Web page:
Sidney Crosby

Scores

Boston 4
Carolina 1 (Recap)

Anaheim 1
Pittsburgh 3 (Recap)

Calgary 5
Winnipeg 4 (SO) (Recap)

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Notable Numbers

* Brian Gibbons got called up for his first NHL game, and it kinda went okay. He put home a great Evgeni Malkin pass, and assisted on another goal for one and one. Way to go, new guy. Quality point-per-game start.

* A couple other young guys had good nights too – Carl Soderberg of the Bruins and TJ Brodie of the Flames both had one and one as well.

* There was some quality goaltending on Monday – Tuukka Rask stopped 23 of 24 shots, and Marc-Andre Fleury stopped 27 of 28 shots. Two goalies everyone thinks are on par there, I’m sure.

* The Jets outshot the Flames 47 to 33. With all due respect, most teams kinda expect to put up those totals when playing either the Flames or the Jets. (Okay, that wasn’t super respectful.)

* Evgeni Malkin had an assist, which gives him 17 in 21 games. His goal total – three – may not be impressive, but the huge secret is that he might still be useful. MAYBE.

* The Boston Bruins have killed off 32 consecutive penalties. My word.

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What Happened

Nobody leaves empty-handed

Both the Calgary Flames and Winnipeg Jets probably looked at the schedule and thought…”can’t lose tonight.” Neither team really did – they both got at least a point – but it took a goal with 5.6 seconds left from Brian Little for that to happen. Let’s watch it, shall we?

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Sidney Crosby caught Alex Steen in points

What an odd headline, but here we are. The Penguins beat the Ducks 3-1, and Crosby’s contribution – one goal – moved him back into a tie for the league lead in points with Alex Steen. Man that feels weird to write.

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On-ice plagiarism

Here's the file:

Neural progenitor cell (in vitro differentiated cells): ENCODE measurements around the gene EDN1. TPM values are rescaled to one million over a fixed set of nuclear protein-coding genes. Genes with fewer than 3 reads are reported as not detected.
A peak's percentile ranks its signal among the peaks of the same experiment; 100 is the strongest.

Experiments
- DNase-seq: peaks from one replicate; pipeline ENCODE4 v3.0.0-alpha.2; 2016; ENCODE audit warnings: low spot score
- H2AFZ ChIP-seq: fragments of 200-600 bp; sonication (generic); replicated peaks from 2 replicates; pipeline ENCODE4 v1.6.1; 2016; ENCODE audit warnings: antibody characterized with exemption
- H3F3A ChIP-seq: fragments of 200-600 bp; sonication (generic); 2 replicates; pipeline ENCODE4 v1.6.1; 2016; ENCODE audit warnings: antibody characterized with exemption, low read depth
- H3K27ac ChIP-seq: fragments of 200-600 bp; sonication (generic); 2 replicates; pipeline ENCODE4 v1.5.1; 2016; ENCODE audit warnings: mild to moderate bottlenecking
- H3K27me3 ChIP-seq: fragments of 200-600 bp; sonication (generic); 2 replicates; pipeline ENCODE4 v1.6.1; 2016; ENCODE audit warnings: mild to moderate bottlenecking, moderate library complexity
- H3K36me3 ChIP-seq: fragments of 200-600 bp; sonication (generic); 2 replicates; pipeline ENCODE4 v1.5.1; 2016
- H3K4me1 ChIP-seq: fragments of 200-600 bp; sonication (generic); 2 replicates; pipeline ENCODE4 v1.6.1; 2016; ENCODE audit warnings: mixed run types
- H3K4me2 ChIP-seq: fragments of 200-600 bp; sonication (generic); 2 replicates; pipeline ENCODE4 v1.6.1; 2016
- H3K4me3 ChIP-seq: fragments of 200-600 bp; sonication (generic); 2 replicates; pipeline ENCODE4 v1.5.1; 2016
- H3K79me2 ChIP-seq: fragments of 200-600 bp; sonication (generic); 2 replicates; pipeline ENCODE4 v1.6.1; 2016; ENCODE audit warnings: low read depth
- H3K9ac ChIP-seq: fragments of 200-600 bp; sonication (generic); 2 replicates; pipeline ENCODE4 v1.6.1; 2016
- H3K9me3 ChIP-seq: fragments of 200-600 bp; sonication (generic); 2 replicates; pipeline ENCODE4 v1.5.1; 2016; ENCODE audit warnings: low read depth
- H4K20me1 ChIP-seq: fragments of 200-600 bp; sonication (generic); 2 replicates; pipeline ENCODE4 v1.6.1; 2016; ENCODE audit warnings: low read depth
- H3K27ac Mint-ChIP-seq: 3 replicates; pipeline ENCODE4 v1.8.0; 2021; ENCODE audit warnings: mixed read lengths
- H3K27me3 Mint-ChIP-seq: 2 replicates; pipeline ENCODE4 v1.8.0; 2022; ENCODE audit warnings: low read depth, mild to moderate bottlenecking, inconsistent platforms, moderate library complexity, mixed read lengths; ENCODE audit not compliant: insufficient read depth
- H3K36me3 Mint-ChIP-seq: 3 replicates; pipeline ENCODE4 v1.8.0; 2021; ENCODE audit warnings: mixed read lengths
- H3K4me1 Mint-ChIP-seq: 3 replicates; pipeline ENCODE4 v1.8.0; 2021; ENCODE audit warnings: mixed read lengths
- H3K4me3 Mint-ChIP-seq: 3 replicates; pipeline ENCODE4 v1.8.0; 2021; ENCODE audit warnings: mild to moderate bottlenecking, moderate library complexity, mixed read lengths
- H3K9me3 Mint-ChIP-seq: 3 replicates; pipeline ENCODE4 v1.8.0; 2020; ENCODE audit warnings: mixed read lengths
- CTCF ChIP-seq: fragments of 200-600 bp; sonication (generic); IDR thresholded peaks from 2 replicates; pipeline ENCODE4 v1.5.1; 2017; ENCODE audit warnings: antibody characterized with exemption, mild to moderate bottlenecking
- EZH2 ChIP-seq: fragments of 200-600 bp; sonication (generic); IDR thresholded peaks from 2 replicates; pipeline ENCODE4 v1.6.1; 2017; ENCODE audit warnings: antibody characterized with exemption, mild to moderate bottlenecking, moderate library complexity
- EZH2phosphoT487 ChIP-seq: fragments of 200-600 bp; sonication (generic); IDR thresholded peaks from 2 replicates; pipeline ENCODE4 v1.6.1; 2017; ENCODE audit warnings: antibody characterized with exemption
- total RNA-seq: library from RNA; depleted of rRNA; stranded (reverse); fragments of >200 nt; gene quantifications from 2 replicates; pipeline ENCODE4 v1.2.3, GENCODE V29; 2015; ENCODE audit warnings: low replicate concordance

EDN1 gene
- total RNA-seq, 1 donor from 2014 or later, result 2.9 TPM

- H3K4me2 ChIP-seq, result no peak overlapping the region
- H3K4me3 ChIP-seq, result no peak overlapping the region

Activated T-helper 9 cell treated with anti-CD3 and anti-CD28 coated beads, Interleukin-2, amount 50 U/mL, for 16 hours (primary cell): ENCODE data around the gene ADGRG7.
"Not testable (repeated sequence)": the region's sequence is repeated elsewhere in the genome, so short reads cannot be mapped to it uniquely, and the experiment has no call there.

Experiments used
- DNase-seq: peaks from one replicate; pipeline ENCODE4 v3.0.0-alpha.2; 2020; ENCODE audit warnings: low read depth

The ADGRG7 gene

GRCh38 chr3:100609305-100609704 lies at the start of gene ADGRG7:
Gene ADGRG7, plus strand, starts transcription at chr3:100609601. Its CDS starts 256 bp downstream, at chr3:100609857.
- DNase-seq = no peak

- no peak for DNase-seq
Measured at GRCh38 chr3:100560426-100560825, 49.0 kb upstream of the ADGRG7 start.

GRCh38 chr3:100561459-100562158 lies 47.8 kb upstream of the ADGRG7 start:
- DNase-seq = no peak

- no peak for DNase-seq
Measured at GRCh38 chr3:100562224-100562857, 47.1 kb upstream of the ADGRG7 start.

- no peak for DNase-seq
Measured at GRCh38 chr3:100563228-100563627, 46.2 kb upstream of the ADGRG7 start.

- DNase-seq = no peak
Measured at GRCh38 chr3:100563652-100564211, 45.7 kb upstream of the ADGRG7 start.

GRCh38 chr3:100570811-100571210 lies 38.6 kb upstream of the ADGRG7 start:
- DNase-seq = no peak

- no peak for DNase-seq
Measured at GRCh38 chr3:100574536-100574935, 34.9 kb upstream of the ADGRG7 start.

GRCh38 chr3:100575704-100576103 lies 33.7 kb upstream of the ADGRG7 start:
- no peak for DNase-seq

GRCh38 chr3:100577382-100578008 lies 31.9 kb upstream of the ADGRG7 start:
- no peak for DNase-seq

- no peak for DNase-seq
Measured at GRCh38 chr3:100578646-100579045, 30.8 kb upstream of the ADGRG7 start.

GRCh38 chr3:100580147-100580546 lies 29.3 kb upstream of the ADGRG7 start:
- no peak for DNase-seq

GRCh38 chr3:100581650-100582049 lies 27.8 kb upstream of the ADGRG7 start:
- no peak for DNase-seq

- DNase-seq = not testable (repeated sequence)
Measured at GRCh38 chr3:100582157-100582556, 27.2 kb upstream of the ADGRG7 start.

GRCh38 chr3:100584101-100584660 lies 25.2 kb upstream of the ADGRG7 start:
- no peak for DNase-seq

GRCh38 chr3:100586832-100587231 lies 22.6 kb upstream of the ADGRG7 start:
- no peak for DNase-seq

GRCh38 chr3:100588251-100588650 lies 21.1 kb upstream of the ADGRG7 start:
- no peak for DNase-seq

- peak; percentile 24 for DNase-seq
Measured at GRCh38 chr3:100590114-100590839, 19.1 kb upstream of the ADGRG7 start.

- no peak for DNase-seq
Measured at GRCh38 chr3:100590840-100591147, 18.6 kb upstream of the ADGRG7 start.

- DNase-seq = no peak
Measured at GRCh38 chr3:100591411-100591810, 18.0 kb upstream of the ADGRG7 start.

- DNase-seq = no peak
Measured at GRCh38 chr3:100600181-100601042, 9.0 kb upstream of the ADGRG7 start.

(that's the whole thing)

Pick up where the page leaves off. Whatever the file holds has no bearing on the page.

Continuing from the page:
The Flames beat the Jets in a shootout last night, but Blake Wheeler scored using the Patrick Kane “start out with some speed, hit the brakes a ridiculous amount after that” move, which is always fun. I think you’ll like it:

I’ve written about the purpose of the shooter’s change of pace before, here.

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An Opinion

One of my favorite things about the immeasurable talent of Sidney Crosby is that analysts, myself included, struggle to explain why he outperforms his peers by so much. We wish we could, but it’s like wishing you can do what Matt Damon’s character in Good Will Hunting does with numbers – it’s not really an attainable thing if you aren’t born with it.

Is Crosby the fastest? He is not.

Hardest shot? No.

Best dangles? No?

Best defensively? No.

…Draft of NHL players with everyone in a pool tomorrow? Every GM takes him first.

Last night Pierre McGuire did what a million other analysts have done in the past (unfortunately I can’t find that specific call): he took Crosby’s goal and said stuff about it like he has a clue why Sid piles up points. Frankly, it’s really tough to explain his talent.

Regardless of what it is, he just keeps grabbin’ those numbers.

He’s amazing at picking up bad passes, he has a great backhand, he has amazing vision…but mostly I guess he just has exceptional hockey sense. Last night’s goal may not have represented that at all, but shlubs like me can’t see it like he can anyway, so it’s tough to tell which ones set him apart from the others. And there’s nothing wrong with admitting that, I don’t think.

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Other News

* With Ilya Bryzgalov back in the NHL, we’re going to get fun quotes again. That’s just part of the deal. Our own Katie Flynn highlighted this last night in this post about Bryz’s comments:

When a reporter asked if he saw the Oilers as a second chance, Bryzgalov said “What do you mean?” followed by “I never lost my first chance, you know.” While Bryzgalov didn’t take the buyout personally or take it to mean he had lost his job, he took it as a business decision.